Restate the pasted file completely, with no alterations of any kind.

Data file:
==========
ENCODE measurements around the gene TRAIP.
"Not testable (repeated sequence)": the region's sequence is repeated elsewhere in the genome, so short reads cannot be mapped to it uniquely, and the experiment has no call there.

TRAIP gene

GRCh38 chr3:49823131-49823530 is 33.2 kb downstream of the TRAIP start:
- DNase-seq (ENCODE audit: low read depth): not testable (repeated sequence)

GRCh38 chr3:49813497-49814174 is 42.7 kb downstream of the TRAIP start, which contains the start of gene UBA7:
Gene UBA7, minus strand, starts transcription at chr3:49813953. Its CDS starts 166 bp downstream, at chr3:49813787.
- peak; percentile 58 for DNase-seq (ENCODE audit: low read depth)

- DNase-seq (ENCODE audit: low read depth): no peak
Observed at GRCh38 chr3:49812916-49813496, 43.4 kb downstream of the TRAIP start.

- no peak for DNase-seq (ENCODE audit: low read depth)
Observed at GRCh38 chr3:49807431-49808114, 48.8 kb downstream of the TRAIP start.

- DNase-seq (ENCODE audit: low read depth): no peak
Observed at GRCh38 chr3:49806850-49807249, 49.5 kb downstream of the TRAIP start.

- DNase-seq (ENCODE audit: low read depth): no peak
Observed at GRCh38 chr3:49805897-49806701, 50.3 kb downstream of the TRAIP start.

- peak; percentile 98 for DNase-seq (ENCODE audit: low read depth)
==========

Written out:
ENCODE measurements around the gene TRAIP.
"Not testable (repeated sequence)": the region's sequence is repeated elsewhere in the genome, so short reads cannot be mapped to it uniquely, and the experiment has no call there.

TRAIP gene

GRCh38 chr3:49823131-49823530 is 33.2 kb downstream of the TRAIP start:
- DNase-seq (ENCODE audit: low read depth): not testable (repeated sequence)

GRCh38 chr3:49813497-49814174 is 42.7 kb downstream of the TRAIP start, which contains the start of gene UBA7:
Gene UBA7, minus strand, starts transcription at chr3:49813953. Its CDS starts 166 bp downstream, at chr3:49813787.
- peak; percentile 58 for DNase-seq (ENCODE audit: low read depth)

- DNase-seq (ENCODE audit: low read depth): no peak
Observed at GRCh38 chr3:49812916-49813496, 43.4 kb downstream of the TRAIP start.

- no peak for DNase-seq (ENCODE audit: low read depth)
Observed at GRCh38 chr3:49807431-49808114, 48.8 kb downstream of the TRAIP start.

- DNase-seq (ENCODE audit: low read depth): no peak
Observed at GRCh38 chr3:49806850-49807249, 49.5 kb downstream of the TRAIP start.

- DNase-seq (ENCODE audit: low read depth): no peak
Observed at GRCh38 chr3:49805897-49806701, 50.3 kb downstream of the TRAIP start.

- peak; percentile 98 for DNase-seq (ENCODE audit: low read depth)